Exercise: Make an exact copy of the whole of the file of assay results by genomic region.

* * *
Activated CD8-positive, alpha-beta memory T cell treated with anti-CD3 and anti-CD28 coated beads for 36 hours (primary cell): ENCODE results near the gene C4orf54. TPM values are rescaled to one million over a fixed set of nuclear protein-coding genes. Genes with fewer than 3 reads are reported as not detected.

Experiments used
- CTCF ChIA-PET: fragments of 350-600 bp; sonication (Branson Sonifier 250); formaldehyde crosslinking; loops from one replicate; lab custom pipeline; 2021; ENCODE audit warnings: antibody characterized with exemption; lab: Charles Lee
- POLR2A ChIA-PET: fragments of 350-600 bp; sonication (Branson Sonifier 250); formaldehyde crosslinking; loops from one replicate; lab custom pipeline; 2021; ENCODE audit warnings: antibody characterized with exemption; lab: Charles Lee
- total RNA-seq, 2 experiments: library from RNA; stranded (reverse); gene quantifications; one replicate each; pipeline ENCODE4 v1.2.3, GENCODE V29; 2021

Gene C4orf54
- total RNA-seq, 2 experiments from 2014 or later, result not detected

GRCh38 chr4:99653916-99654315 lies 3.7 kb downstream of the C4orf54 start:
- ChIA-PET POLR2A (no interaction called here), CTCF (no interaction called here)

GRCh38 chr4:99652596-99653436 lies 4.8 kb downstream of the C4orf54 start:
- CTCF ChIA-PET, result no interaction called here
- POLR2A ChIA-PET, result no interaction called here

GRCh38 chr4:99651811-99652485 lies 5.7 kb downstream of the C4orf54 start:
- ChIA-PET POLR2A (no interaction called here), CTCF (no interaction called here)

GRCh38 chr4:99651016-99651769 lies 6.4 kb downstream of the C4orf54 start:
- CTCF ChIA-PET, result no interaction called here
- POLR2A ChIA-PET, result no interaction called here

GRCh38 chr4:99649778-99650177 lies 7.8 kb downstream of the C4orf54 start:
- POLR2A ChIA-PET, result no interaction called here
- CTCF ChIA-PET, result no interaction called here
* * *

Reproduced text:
Activated CD8-positive, alpha-beta memory T cell treated with anti-CD3 and anti-CD28 coated beads for 36 hours (primary cell): ENCODE results near the gene C4orf54. TPM values are rescaled to one million over a fixed set of nuclear protein-coding genes. Genes with fewer than 3 reads are reported as not detected.

Experiments used
- CTCF ChIA-PET: fragments of 350-600 bp; sonication (Branson Sonifier 250); formaldehyde crosslinking; loops from one replicate; lab custom pipeline; 2021; ENCODE audit warnings: antibody characterized with exemption; lab: Charles Lee
- POLR2A ChIA-PET: fragments of 350-600 bp; sonication (Branson Sonifier 250); formaldehyde crosslinking; loops from one replicate; lab custom pipeline; 2021; ENCODE audit warnings: antibody characterized with exemption; lab: Charles Lee
- total RNA-seq, 2 experiments: library from RNA; stranded (reverse); gene quantifications; one replicate each; pipeline ENCODE4 v1.2.3, GENCODE V29; 2021

Gene C4orf54
- total RNA-seq, 2 experiments from 2014 or later, result not detected

GRCh38 chr4:99653916-99654315 lies 3.7 kb downstream of the C4orf54 start:
- ChIA-PET POLR2A (no interaction called here), CTCF (no interaction called here)

GRCh38 chr4:99652596-99653436 lies 4.8 kb downstream of the C4orf54 start:
- CTCF ChIA-PET, result no interaction called here
- POLR2A ChIA-PET, result no interaction called here

GRCh38 chr4:99651811-99652485 lies 5.7 kb downstream of the C4orf54 start:
- ChIA-PET POLR2A (no interaction called here), CTCF (no interaction called here)

GRCh38 chr4:99651016-99651769 lies 6.4 kb downstream of the C4orf54 start:
- CTCF ChIA-PET, result no interaction called here
- POLR2A ChIA-PET, result no interaction called here

GRCh38 chr4:99649778-99650177 lies 7.8 kb downstream of the C4orf54 start:
- POLR2A ChIA-PET, result no interaction called here
- CTCF ChIA-PET, result no interaction called here